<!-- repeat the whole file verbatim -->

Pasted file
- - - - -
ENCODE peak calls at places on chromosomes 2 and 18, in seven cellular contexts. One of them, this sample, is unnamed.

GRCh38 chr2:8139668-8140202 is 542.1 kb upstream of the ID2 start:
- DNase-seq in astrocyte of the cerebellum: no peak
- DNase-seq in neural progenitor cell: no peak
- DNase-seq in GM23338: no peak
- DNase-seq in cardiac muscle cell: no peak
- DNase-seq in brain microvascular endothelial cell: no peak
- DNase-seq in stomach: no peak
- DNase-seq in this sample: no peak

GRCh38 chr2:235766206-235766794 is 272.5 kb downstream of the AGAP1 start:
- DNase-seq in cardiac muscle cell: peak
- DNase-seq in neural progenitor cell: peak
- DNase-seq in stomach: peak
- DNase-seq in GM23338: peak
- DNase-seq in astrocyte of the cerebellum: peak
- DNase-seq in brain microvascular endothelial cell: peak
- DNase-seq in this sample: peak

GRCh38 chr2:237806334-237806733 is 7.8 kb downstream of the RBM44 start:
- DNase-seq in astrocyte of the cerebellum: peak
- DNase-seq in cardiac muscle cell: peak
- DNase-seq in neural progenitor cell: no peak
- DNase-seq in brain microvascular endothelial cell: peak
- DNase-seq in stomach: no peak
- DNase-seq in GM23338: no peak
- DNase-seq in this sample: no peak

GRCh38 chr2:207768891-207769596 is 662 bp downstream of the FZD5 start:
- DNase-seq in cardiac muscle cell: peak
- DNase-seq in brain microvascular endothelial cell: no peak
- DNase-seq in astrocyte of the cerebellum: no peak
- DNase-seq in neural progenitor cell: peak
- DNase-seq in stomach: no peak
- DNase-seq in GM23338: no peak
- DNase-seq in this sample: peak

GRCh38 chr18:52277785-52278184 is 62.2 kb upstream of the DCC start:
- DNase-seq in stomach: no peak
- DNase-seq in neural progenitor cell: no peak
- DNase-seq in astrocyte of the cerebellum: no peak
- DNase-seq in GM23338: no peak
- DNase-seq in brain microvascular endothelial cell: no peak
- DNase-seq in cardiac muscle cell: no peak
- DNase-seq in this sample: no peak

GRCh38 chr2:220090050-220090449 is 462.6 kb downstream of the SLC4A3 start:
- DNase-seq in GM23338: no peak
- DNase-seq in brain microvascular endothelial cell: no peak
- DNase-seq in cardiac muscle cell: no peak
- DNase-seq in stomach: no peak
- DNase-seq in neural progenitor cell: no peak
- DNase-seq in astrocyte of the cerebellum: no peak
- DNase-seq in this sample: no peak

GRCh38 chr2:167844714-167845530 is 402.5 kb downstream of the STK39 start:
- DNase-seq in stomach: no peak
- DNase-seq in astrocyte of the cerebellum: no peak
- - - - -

ENCODE peak calls at places on chromosomes 2 and 18, in seven cellular contexts. One of them, this sample, is unnamed.

GRCh38 chr2:8139668-8140202 is 542.1 kb upstream of the ID2 start:
- DNase-seq in astrocyte of the cerebellum: no peak
- DNase-seq in neural progenitor cell: no peak
- DNase-seq in GM23338: no peak
- DNase-seq in cardiac muscle cell: no peak
- DNase-seq in brain microvascular endothelial cell: no peak
- DNase-seq in stomach: no peak
- DNase-seq in this sample: no peak

GRCh38 chr2:235766206-235766794 is 272.5 kb downstream of the AGAP1 start:
- DNase-seq in cardiac muscle cell: peak
- DNase-seq in neural progenitor cell: peak
- DNase-seq in stomach: peak
- DNase-seq in GM23338: peak
- DNase-seq in astrocyte of the cerebellum: peak
- DNase-seq in brain microvascular endothelial cell: peak
- DNase-seq in this sample: peak

GRCh38 chr2:237806334-237806733 is 7.8 kb downstream of the RBM44 start:
- DNase-seq in astrocyte of the cerebellum: peak
- DNase-seq in cardiac muscle cell: peak
- DNase-seq in neural progenitor cell: no peak
- DNase-seq in brain microvascular endothelial cell: peak
- DNase-seq in stomach: no peak
- DNase-seq in GM23338: no peak
- DNase-seq in this sample: no peak

GRCh38 chr2:207768891-207769596 is 662 bp downstream of the FZD5 start:
- DNase-seq in cardiac muscle cell: peak
- DNase-seq in brain microvascular endothelial cell: no peak
- DNase-seq in astrocyte of the cerebellum: no peak
- DNase-seq in neural progenitor cell: peak
- DNase-seq in stomach: no peak
- DNase-seq in GM23338: no peak
- DNase-seq in this sample: peak

GRCh38 chr18:52277785-52278184 is 62.2 kb upstream of the DCC start:
- DNase-seq in stomach: no peak
- DNase-seq in neural progenitor cell: no peak
- DNase-seq in astrocyte of the cerebellum: no peak
- DNase-seq in GM23338: no peak
- DNase-seq in brain microvascular endothelial cell: no peak
- DNase-seq in cardiac muscle cell: no peak
- DNase-seq in this sample: no peak

GRCh38 chr2:220090050-220090449 is 462.6 kb downstream of the SLC4A3 start:
- DNase-seq in GM23338: no peak
- DNase-seq in brain microvascular endothelial cell: no peak
- DNase-seq in cardiac muscle cell: no peak
- DNase-seq in stomach: no peak
- DNase-seq in neural progenitor cell: no peak
- DNase-seq in astrocyte of the cerebellum: no peak
- DNase-seq in this sample: no peak

GRCh38 chr2:167844714-167845530 is 402.5 kb downstream of the STK39 start:
- DNase-seq in stomach: no peak
- DNase-seq in astrocyte of the cerebellum: no peak